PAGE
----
Thursday, November 30, 2006

Coffin draped with an American flag came down a luggage conveyor

Soldier's coffin at center of furor

(November 30, 2006) — A woman says she saw a soldier's flag-draped coffin put into a cart with passengers' baggage last month at the Greater Rochester International Airport, shocking her and other onlookers.

"It looked awful, just awful," Cynthia Hoag, 56, of Dansville, Livingston County, said Wednesday. "Maybe we made too much out of it, but it was very disturbing to us. If that had been my son, I would have been very upset."

Officials dispute Hoag's story, saying it is implausible. They did not disclose the name of the fallen soldier, but he appears to be Army Sgt. 1st Class Tony Knier of Sabinsville, Pa., who was killed in Iraq on Oct. 21.

A Pennsylvania funeral director confirmed on Wednesday night that he transported Knier's body from the Rochester airport on Oct. 27, the day Hoag was there. Monroe County officials said the coffin was being taken to Pennsylvania.

Knier's mother was appalled when she was told Wednesday night that the incident might have involved the body of her 31-year-old son, a husband and father of three young children. Knier's funeral was Oct. 31 near his home in Wellsboro, Pa.

"If that's what that lady saw, I'm outraged. I'm really upset, because my son died for this country. " said Betty Tidwell, who lives in Tennessee. "He gave all he had to this country. And for them to do that to him, that just upsets the hell out of me."

Hoag wrote an op-ed essay that was published Tuesday in the Democrat and Chronicle, describing what she says she saw.

Based on Hoag's account, Monroe County Executive Maggie Brooks called on the federal government Wednesday to change procedures to prevent a similar incident, saying what happened is an "outrage."

Hoag explained that as she waited at the airport with friends, she saw a soldier in uniform standing at attention near a commercial airplane as the luggage came off. She then saw a coffin draped with an American flag come down a luggage conveyor on the runway.

The coffin was put into a baggage cart with other luggage and driven off with the uniformed soldier in the cart.

"I saw the casket of a fallen soldier, saluted by a lone soldier, and then placed in a baggage cart," she wrote. "Baggage."

Defense Department spokeswoman Cynthia Smith was unaware of the incident late Wednesday but said the witness' description doesn't correlate with military procedure.

Remains from a soldier killed in Iraq are taken to Dover Air Force Base in Delaware, then usually flown to a soldier's home, she said. Military escorts accompany each flight, whether domestic or military. When the coffin reaches the home area, it is met by an honor guard of two people and then transported to a funeral home, she said.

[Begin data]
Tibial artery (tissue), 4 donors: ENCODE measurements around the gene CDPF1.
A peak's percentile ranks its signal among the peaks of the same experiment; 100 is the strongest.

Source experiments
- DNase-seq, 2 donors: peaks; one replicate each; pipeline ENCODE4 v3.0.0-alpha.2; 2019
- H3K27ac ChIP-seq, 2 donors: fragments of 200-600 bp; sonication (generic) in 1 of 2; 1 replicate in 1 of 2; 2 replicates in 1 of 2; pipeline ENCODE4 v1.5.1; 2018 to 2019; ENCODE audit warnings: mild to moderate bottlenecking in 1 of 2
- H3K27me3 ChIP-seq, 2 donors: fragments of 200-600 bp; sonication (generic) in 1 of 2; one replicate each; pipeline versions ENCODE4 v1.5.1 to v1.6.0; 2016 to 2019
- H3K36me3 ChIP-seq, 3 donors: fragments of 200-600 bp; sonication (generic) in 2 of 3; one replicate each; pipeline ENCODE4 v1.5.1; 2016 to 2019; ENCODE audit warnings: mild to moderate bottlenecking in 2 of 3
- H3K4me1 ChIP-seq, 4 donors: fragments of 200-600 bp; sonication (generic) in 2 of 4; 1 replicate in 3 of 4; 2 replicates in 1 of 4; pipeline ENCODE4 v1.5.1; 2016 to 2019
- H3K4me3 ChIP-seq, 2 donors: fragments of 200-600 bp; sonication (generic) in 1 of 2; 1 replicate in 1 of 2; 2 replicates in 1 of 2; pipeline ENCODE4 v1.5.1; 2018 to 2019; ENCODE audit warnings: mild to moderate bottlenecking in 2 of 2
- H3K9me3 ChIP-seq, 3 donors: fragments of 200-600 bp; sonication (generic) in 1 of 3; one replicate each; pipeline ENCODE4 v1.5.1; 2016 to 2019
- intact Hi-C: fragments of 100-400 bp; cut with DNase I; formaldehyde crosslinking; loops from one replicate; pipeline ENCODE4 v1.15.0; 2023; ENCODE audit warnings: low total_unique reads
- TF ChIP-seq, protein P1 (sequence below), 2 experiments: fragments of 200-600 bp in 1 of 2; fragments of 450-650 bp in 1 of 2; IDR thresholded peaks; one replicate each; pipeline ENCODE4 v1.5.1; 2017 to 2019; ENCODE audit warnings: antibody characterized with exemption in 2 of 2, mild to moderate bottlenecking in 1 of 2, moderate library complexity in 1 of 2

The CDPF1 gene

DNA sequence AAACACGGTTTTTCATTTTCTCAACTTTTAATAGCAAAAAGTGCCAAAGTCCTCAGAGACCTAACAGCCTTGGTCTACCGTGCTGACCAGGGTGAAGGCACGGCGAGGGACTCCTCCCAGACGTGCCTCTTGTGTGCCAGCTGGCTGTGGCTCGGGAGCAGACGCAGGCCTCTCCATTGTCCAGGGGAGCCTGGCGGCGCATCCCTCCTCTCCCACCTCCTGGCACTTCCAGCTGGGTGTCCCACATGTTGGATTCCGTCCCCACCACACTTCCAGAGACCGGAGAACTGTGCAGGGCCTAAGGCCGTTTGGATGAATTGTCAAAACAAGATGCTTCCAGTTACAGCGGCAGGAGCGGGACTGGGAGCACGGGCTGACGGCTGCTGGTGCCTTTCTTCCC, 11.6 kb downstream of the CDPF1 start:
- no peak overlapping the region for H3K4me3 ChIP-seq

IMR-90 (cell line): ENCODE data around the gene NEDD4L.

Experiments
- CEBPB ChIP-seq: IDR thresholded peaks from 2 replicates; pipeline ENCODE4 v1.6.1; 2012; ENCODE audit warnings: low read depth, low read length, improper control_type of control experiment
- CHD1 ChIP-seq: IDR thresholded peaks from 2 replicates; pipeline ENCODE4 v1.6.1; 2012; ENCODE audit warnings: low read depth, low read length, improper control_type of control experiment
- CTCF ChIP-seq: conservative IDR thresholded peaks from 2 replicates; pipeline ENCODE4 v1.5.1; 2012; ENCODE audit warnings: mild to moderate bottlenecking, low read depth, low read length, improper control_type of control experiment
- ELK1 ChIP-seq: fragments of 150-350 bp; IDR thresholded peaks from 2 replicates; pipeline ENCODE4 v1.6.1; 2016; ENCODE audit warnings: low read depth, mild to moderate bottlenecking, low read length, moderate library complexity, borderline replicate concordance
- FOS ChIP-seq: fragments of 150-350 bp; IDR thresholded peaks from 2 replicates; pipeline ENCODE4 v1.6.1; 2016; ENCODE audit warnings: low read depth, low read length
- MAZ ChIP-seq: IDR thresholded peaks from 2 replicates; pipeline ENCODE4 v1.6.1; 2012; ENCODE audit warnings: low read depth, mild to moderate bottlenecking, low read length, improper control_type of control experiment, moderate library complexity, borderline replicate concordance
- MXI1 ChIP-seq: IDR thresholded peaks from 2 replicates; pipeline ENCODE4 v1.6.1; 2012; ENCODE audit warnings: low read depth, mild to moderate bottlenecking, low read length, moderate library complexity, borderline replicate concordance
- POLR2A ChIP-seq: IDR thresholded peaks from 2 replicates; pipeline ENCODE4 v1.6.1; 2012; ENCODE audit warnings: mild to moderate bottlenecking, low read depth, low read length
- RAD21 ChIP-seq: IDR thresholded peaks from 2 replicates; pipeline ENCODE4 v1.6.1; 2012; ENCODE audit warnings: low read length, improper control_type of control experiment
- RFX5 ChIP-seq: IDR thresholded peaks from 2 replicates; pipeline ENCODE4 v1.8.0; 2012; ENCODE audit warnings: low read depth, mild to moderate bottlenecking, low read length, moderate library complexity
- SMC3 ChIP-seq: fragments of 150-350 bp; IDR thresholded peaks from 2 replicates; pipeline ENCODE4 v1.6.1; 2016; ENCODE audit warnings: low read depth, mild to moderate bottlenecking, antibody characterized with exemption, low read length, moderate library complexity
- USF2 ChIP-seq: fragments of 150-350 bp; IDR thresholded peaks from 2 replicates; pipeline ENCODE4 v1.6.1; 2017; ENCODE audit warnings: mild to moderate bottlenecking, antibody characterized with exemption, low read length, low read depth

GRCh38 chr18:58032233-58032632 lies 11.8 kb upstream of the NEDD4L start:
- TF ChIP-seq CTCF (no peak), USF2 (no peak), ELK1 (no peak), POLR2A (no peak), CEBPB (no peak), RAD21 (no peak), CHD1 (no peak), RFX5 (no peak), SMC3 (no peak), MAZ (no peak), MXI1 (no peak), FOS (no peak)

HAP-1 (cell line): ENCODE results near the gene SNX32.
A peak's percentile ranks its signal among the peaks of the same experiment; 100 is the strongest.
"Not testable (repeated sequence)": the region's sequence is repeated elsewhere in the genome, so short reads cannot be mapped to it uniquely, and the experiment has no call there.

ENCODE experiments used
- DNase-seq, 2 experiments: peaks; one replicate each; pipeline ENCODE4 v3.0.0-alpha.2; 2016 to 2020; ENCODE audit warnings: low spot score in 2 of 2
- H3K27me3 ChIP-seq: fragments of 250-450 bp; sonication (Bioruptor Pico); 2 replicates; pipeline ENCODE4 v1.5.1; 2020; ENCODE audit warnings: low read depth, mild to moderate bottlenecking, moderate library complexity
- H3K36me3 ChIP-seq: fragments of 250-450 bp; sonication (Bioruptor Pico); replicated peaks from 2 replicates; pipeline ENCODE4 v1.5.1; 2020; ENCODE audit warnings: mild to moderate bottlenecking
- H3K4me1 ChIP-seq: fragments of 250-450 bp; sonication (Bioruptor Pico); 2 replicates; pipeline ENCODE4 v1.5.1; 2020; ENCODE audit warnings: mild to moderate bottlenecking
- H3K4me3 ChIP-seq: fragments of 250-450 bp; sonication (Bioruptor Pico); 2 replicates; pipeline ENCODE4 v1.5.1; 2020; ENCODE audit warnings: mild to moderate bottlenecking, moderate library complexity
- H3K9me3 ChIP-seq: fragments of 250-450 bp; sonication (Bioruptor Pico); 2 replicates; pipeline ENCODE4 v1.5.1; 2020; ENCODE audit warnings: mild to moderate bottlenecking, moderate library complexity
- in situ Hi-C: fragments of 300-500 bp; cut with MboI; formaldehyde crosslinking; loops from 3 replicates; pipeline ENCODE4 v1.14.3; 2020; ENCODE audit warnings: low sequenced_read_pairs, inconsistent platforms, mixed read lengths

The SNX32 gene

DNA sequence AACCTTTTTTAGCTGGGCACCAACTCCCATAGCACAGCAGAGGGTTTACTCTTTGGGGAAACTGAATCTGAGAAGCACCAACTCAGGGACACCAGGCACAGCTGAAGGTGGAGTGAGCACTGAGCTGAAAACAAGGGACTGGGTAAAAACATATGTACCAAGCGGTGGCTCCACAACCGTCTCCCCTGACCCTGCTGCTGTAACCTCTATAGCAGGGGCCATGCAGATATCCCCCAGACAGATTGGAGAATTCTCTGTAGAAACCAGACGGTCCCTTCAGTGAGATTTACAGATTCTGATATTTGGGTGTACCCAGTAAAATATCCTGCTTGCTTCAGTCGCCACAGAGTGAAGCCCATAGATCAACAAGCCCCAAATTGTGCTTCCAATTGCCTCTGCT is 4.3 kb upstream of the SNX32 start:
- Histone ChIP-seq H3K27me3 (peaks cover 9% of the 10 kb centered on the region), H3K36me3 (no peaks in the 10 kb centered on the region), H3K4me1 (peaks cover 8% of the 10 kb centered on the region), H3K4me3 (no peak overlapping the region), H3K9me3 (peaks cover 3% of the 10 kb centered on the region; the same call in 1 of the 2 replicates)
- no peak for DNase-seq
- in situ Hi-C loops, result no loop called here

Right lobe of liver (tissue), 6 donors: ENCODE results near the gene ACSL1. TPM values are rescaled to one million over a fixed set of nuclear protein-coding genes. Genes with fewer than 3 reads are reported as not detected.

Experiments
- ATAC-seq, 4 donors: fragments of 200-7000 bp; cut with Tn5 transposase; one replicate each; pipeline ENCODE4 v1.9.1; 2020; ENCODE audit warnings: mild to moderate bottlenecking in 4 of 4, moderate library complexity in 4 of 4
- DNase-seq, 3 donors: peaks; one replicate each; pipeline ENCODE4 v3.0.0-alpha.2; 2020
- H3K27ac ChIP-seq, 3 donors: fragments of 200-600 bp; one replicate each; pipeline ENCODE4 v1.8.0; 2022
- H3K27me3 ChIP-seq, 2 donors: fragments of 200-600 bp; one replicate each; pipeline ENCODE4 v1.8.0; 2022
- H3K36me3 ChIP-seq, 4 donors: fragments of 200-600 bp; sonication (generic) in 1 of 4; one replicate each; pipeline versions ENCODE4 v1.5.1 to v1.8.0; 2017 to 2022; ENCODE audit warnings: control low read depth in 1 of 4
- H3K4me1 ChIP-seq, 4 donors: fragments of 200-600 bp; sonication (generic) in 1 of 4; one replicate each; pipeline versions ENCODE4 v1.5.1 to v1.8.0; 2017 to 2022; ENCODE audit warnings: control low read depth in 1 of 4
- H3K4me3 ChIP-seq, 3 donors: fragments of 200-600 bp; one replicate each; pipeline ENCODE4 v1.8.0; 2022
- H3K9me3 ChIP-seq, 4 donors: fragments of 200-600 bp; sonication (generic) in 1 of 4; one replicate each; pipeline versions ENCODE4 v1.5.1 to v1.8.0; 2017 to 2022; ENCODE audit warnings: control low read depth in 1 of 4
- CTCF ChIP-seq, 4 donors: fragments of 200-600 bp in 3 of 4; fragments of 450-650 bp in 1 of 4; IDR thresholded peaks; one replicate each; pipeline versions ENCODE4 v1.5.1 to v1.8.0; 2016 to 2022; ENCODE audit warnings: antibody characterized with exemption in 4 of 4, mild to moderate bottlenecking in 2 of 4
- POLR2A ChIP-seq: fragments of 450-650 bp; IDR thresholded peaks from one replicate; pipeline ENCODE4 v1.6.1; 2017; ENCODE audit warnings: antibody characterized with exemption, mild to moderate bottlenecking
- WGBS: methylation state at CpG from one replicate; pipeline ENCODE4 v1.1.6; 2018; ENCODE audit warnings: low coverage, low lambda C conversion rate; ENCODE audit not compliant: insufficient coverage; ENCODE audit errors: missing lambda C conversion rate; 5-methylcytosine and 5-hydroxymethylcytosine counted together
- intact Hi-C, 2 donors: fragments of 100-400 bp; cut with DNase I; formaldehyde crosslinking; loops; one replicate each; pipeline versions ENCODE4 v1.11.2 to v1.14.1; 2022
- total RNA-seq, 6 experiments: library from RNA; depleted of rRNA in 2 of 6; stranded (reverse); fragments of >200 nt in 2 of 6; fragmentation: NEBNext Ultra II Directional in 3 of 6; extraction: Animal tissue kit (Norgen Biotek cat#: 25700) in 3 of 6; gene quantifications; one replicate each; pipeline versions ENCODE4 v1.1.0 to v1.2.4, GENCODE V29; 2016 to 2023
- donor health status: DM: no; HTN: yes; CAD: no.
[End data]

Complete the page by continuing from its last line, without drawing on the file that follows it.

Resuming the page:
"We do everything to ensure that proper respect is given to the fallen service members and their families," Smith said.

Airport officials said it's a problem that notification of the airport is not required when a soldier's coffin is en route. Airport Director David Damelio said he wasn't aware that the soldier's body had been transported through Rochester until Hoag's letter was published.

"We're not notified unless the military or the family chooses to notify us," he said, adding that the airport often makes special arrangements at the request of soldiers' families.

Yet Damelio said Hoag's story doesn't make sense and said the Defense Department has always shown great care with soldiers' coffins.

Procedurally, a coffin wouldn't come down a luggage belt with other baggage, he said.

Also, a baggage cart isn't large enough to fit a coffin and other luggage, he said.

"It couldn't happen. It's physically impossible," Damelio said.

He said the airport was unable to find video of the incident.

Nonetheless, the witness' description prompted Brooks to urge the Defense Department to change policies on the transportation of the coffins of dead soldiers.

"It is unfathomable to me that our federal government would allow a fallen military hero to be returned home in this manner, and then transport him along with someone's checked luggage," Brooks, a Republican, wrote in a terse letter to the Deputy Defense Secretary Gordon England.

Brooks said the Defense Department should be required to notify an airport when the coffin of a fallen soldier is being transported so that proper arrangements are ensured.

"I am asking you to do whatever is necessary to end this abhorrent practice," Brooks wrote. "Our military personnel and our veterans deserve better."

below: mosiac of fallen American soldiers in the Iraq war

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